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Pandemic Proposals Test the Boundaries of “Insurance”

Pandemic Proposals Test the Boundaries of “Insurance”
By Centers for Better Insurance • Issue #46 • View online
Texas and Washington State pandemic business interruption proposals shine a light on overlooked definition of property insurance.

Over the last year movie theaters have been forced to close, restaurants have reconfigured from dine-in to delivery operations, and other businesses have simply seen sales fall off a cliff as foot traffic disappeared. While revenue collapsed, payroll, rent and utility obligations continued. Some businesses have turned to their property insurers by making claims under “business interruption” coverage, though few have so far reached a successful conclusion.
Against this backdrop, several proposals have emerged for a national public-private partnership that would make available some form of pandemic business interruption coverage supported at least in large part by a federal financial commitment. In the meantime, a handful of state legislatures have before them proposals mandating insurers to provide pandemic business interruption “insurance”.
The debate over each of these pandemic risk programs has somehow skipped over the most fundamental question: Is this insurance? 
A careful look at two recent state legislative proposals frames the question clearly.
Texas SB 249 would require business interruption insurance to “cover loss caused by a pandemic, including loss caused by the order of a civil authority made to prevent the spread of a pandemic, without regard to whether the pandemic caused a direct physical loss to the policyholder’s property.” The insurance envisioned by this proposal would payout if:
  • The business closes in order to comply with a pandemic lockdown order;
  • The business remains open but experiences lost sales because customers are afraid to venture out in public because of the pandemic; or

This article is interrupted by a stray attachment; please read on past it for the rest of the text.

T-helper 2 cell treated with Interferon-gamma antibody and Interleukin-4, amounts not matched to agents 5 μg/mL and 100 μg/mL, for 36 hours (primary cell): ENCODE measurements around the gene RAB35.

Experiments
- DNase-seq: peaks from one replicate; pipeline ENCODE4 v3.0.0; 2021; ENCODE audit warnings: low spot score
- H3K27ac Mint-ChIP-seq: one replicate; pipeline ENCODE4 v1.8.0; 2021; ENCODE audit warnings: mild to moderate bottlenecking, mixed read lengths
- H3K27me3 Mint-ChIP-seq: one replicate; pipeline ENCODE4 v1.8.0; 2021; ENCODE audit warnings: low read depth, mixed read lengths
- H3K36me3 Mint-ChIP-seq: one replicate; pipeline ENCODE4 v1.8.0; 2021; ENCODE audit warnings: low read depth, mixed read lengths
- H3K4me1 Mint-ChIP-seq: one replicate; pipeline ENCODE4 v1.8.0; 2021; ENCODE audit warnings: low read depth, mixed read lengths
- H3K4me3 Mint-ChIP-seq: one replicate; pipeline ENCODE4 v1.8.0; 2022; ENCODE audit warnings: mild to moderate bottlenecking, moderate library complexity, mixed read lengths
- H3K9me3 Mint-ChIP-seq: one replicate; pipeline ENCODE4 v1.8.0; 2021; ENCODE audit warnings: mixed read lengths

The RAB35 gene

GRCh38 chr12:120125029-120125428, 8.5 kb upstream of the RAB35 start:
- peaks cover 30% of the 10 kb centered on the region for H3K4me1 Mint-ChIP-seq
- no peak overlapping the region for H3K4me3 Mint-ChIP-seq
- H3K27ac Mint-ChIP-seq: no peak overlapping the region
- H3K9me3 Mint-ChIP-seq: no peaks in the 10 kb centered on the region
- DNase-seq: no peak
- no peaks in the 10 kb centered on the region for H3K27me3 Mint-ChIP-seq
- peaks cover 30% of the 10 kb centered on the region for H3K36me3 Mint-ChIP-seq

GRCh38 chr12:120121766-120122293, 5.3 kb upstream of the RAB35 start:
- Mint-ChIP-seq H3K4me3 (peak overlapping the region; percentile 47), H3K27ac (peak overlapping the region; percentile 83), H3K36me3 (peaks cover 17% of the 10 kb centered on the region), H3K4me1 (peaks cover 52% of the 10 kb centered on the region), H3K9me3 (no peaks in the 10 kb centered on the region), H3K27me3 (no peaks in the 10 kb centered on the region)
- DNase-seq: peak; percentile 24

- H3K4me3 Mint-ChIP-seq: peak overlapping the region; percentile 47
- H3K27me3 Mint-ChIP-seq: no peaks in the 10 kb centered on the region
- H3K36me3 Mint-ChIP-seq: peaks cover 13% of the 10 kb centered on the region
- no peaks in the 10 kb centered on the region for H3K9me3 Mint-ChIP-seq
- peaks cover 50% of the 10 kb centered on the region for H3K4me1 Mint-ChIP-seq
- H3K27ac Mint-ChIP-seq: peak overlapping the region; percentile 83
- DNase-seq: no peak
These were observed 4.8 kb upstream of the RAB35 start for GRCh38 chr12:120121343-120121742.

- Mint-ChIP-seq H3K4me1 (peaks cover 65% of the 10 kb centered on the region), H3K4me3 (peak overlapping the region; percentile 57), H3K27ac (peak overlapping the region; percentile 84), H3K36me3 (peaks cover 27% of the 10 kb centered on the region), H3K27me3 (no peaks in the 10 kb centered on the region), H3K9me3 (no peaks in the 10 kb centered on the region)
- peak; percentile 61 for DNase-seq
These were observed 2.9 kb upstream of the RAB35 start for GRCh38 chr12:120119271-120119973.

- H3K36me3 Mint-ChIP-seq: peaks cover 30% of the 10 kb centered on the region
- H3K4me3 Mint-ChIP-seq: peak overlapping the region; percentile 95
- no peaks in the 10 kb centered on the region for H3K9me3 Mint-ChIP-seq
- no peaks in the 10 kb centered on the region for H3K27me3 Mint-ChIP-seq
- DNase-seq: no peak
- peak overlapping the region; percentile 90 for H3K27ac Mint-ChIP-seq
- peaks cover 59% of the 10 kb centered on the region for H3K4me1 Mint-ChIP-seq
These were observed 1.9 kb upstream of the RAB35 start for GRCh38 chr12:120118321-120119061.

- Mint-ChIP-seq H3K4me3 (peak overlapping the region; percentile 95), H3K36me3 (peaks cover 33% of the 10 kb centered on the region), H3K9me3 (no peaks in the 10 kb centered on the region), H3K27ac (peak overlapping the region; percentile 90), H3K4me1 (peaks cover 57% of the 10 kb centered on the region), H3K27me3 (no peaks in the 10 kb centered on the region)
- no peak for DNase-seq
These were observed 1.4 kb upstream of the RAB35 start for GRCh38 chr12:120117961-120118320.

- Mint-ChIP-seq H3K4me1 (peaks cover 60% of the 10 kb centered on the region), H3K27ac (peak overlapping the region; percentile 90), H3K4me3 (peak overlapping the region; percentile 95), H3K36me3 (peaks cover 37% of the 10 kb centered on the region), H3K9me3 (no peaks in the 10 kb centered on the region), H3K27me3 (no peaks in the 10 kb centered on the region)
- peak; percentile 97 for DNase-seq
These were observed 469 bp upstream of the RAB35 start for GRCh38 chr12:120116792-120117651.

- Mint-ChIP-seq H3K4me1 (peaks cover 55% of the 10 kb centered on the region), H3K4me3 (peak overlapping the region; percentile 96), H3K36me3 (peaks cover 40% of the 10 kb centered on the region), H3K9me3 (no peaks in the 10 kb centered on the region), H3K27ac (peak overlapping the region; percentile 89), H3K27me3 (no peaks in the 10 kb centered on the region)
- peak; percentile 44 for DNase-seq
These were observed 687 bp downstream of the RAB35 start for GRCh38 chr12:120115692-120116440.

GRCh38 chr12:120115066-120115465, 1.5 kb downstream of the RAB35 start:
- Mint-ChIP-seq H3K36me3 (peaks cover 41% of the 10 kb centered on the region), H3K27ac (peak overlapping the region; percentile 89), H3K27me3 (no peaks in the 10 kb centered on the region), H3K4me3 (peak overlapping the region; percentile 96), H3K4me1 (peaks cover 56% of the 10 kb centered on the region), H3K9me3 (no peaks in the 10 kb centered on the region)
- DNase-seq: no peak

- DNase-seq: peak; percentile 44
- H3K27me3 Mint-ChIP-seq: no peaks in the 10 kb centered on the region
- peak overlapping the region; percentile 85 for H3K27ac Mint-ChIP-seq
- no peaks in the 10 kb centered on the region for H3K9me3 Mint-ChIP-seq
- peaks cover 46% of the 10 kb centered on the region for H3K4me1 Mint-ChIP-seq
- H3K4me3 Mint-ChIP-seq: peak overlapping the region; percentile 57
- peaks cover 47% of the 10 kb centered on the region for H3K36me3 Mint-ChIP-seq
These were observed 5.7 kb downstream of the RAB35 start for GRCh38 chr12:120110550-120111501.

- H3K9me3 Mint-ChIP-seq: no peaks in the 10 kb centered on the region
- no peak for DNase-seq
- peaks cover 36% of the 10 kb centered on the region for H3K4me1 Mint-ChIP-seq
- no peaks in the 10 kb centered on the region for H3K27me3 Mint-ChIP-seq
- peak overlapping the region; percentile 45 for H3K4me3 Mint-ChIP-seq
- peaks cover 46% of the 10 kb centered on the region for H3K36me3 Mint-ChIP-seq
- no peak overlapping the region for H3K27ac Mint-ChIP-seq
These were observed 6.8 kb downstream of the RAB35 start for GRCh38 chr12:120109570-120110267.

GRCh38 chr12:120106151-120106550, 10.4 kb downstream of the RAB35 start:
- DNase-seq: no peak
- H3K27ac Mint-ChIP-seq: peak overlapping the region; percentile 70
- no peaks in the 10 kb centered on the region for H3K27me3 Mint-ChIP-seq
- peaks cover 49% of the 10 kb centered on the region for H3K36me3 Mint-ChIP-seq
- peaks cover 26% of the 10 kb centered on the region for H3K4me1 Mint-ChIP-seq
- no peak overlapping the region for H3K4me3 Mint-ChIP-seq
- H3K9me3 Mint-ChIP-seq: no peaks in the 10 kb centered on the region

• The business incurs additional costs to stay open such as installing plexiglass barriers between cashiers and customers to reduce the risk of transmission during the pandemic.
SB 249’s removal of the prerequisite of direct physical loss to property seems to contradict other Texas laws. For example, Texas Ins. Code. Sec. 2251.002 and Sec. 2301.002 define commercial property insurance as “coverage against loss caused by or resulting from loss, damage, or destruction of real or personal property.” Similarly, Texas Ins. Code. Sec. 2301.051 defines “residential property insurance” as “insurance coverage against loss to tangible personal property or to residential real property at a fixed location.” As it stands, Texas law does not seem to recognize the possibility that property insurance could cover financial losses that do not result from a physical loss of property.
A similar tension arises with Washington State’s SB 5351. This proposal would require that “[e]very property insurance policy containing a grant of coverage for direct physical loss of or damage to property shall be construed to include the deprivation of such property and the loss of the ability to use such property.” Such a legislative interpretation appears to conflict with another Washington State law. RCW 48.18.040 defines “insurable interest” under property insurance as “any lawful and substantial economic interest in the safety or preservation of the subject of the insurance free from loss, destruction, or pecuniary damage.”
Of course, the Texas and Washington legislatures could resolve any inconsistencies simply by changing existing statutes to expand the notion of “property insurance” so it includes coverage of purely economic losses without a precondition of property damage. It would be far more challenging for state lawmakers to reconcile any such mandatory non-damage property insurance coverage with the frameworks embedded in:
  • Insurance accounting standards;
  • Federal income tax rules;
  • Dodd-Frank; and
  • McCarran-Ferguson.
Now is the time to develop a full understanding of the relationship between the pandemic risk and insurance before we stumble into an unworkable legislative “fix” that causes far more problems than it ever could solve.
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